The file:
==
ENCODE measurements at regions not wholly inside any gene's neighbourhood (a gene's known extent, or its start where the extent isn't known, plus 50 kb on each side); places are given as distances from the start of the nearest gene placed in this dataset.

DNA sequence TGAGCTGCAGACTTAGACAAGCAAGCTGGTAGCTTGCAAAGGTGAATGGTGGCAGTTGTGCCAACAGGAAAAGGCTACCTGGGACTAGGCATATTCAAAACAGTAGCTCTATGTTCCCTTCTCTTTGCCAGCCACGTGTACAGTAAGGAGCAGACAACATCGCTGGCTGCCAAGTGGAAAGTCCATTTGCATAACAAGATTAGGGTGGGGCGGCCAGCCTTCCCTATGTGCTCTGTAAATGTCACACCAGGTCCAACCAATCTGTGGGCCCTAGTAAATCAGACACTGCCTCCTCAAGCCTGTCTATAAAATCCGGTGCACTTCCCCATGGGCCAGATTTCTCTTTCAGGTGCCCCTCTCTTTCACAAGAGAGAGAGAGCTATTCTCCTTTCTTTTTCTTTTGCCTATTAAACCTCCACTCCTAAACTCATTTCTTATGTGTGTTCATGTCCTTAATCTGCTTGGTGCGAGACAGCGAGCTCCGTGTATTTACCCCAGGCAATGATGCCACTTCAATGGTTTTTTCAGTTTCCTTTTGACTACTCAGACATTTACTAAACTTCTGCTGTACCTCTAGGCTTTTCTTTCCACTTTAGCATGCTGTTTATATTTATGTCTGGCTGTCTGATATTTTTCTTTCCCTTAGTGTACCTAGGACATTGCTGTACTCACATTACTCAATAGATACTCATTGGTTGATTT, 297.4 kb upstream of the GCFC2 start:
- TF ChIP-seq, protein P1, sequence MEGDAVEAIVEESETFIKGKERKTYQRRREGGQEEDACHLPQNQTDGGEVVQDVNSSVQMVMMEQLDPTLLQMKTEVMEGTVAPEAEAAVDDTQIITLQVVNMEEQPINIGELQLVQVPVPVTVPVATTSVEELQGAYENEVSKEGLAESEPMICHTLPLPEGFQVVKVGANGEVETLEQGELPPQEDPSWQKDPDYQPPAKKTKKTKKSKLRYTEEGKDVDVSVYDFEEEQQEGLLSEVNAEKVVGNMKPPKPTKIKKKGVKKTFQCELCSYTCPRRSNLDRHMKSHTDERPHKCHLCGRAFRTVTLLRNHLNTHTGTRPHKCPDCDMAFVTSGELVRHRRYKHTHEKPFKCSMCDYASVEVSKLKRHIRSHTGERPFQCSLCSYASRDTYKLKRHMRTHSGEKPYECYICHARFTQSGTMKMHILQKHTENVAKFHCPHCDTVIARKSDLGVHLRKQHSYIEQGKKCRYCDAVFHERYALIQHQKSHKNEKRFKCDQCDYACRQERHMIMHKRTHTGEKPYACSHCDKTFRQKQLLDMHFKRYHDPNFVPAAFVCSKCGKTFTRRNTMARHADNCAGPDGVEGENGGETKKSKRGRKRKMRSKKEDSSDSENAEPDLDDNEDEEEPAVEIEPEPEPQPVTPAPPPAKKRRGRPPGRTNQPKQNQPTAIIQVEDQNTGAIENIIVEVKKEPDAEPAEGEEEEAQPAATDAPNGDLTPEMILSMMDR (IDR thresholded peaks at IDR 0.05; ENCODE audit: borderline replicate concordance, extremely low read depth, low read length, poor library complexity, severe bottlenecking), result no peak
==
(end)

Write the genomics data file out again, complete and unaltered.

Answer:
ENCODE measurements at regions not wholly inside any gene's neighbourhood (a gene's known extent, or its start where the extent isn't known, plus 50 kb on each side); places are given as distances from the start of the nearest gene placed in this dataset.

DNA sequence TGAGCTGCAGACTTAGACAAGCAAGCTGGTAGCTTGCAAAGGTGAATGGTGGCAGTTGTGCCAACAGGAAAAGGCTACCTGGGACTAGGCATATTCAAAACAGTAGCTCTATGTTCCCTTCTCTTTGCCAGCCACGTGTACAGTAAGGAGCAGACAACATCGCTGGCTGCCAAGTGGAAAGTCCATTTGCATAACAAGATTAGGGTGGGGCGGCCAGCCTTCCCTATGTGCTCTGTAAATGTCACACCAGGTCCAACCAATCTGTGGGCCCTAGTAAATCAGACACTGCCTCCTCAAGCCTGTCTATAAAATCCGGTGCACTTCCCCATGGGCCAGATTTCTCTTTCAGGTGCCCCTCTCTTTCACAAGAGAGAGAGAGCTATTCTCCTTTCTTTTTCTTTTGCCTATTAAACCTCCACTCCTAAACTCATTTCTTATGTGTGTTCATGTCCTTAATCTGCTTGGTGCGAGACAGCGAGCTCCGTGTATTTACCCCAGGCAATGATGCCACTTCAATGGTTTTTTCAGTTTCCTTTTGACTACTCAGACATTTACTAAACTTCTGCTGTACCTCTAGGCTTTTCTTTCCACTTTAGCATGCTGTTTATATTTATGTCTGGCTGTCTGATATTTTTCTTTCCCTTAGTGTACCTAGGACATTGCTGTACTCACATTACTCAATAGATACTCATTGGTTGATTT, 297.4 kb upstream of the GCFC2 start:
- TF ChIP-seq, protein P1, sequence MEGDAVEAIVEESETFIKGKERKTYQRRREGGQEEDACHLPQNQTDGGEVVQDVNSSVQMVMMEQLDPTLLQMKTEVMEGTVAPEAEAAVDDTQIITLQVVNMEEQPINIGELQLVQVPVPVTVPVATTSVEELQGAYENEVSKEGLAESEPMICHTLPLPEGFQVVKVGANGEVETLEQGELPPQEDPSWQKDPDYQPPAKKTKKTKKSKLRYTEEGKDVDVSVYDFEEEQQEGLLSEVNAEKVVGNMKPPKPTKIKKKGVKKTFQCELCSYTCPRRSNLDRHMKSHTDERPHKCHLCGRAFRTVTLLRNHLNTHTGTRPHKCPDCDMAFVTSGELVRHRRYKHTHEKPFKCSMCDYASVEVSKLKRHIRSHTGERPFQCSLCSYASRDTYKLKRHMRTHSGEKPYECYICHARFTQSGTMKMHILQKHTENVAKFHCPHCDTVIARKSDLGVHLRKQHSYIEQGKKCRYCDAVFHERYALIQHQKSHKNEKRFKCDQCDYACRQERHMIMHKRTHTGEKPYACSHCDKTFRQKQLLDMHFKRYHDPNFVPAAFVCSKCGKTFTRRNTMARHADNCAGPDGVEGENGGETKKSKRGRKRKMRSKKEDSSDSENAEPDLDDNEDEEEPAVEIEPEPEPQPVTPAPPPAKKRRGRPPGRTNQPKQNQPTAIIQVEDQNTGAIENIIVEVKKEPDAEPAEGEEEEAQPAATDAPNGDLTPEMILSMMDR (IDR thresholded peaks at IDR 0.05; ENCODE audit: borderline replicate concordance, extremely low read depth, low read length, poor library complexity, severe bottlenecking), result no peak